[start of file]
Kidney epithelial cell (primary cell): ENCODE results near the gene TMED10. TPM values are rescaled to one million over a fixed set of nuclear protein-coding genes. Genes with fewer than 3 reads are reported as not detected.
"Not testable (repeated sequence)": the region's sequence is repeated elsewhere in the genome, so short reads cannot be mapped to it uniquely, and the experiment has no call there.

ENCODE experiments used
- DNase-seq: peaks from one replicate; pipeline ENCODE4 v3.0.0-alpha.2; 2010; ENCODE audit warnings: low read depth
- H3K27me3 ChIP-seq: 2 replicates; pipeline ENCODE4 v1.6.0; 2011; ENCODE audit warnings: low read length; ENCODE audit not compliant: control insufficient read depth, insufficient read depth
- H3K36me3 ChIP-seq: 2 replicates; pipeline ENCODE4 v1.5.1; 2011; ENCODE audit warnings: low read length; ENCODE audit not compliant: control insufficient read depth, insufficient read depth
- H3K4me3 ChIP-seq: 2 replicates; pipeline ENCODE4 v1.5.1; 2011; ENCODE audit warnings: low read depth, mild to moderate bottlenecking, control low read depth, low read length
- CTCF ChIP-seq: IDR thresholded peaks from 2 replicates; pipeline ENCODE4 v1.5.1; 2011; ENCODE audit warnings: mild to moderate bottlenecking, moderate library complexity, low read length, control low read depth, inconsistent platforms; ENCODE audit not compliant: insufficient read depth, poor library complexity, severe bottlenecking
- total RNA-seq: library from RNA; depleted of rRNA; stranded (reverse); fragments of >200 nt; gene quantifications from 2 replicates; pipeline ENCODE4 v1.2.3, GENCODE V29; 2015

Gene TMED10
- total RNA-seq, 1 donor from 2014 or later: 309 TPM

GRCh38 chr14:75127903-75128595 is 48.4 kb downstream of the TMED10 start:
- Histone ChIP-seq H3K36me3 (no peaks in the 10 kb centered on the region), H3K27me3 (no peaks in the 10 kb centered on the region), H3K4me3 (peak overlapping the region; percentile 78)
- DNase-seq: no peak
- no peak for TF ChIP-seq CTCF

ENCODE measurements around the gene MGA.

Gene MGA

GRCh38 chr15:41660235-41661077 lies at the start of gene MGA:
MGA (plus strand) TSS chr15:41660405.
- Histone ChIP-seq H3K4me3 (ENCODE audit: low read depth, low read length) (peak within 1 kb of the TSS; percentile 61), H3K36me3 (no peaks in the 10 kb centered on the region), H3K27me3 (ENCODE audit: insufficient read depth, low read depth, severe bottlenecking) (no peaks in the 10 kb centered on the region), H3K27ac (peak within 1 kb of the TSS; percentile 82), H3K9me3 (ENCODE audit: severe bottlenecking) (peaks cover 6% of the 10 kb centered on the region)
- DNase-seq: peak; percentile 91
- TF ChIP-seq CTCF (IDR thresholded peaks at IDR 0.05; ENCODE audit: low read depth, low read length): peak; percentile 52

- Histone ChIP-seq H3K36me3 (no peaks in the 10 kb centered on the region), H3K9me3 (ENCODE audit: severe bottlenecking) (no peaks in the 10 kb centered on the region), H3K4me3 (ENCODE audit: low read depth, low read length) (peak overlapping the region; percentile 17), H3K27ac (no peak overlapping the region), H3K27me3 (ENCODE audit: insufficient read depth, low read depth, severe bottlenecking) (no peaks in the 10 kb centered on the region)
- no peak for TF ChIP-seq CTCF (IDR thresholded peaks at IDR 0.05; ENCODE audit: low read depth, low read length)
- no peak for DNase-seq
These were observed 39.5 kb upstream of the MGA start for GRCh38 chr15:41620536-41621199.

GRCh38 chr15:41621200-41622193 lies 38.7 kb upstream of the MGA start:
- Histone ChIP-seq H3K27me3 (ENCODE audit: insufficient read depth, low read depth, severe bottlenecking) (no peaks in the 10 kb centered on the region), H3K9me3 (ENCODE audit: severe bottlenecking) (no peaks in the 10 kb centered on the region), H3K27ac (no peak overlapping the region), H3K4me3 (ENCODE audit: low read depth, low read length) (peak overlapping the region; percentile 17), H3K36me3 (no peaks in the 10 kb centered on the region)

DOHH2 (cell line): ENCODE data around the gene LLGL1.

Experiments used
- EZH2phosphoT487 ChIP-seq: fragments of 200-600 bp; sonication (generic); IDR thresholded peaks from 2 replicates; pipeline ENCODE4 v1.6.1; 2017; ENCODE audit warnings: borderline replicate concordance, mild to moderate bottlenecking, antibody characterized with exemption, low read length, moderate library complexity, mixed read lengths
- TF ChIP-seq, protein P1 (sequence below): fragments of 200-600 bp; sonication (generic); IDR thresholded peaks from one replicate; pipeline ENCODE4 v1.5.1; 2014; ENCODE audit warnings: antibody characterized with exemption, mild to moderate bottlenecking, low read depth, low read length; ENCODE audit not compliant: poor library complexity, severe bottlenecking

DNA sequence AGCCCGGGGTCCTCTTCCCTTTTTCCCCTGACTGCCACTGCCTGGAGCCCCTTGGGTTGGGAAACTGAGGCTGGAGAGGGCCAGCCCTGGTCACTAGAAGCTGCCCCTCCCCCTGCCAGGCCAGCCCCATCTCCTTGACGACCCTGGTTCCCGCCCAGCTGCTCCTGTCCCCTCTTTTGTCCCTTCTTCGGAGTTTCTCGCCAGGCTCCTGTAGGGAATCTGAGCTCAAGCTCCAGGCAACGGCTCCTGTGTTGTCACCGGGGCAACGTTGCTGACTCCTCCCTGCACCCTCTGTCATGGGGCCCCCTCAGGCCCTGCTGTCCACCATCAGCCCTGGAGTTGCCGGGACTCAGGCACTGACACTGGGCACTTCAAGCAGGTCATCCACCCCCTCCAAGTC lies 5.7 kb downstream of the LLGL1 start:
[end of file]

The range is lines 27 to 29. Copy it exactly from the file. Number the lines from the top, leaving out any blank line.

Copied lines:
GRCh38 chr15:41621200-41622193 lies 38.7 kb upstream of the MGA start:
- Histone ChIP-seq H3K27me3 (ENCODE audit: insufficient read depth, low read depth, severe bottlenecking) (no peaks in the 10 kb centered on the region), H3K9me3 (ENCODE audit: severe bottlenecking) (no peaks in the 10 kb centered on the region), H3K27ac (no peak overlapping the region), H3K4me3 (ENCODE audit: low read depth, low read length) (peak overlapping the region; percentile 17), H3K36me3 (no peaks in the 10 kb centered on the region)

DOHH2 (cell line): ENCODE data around the gene LLGL1.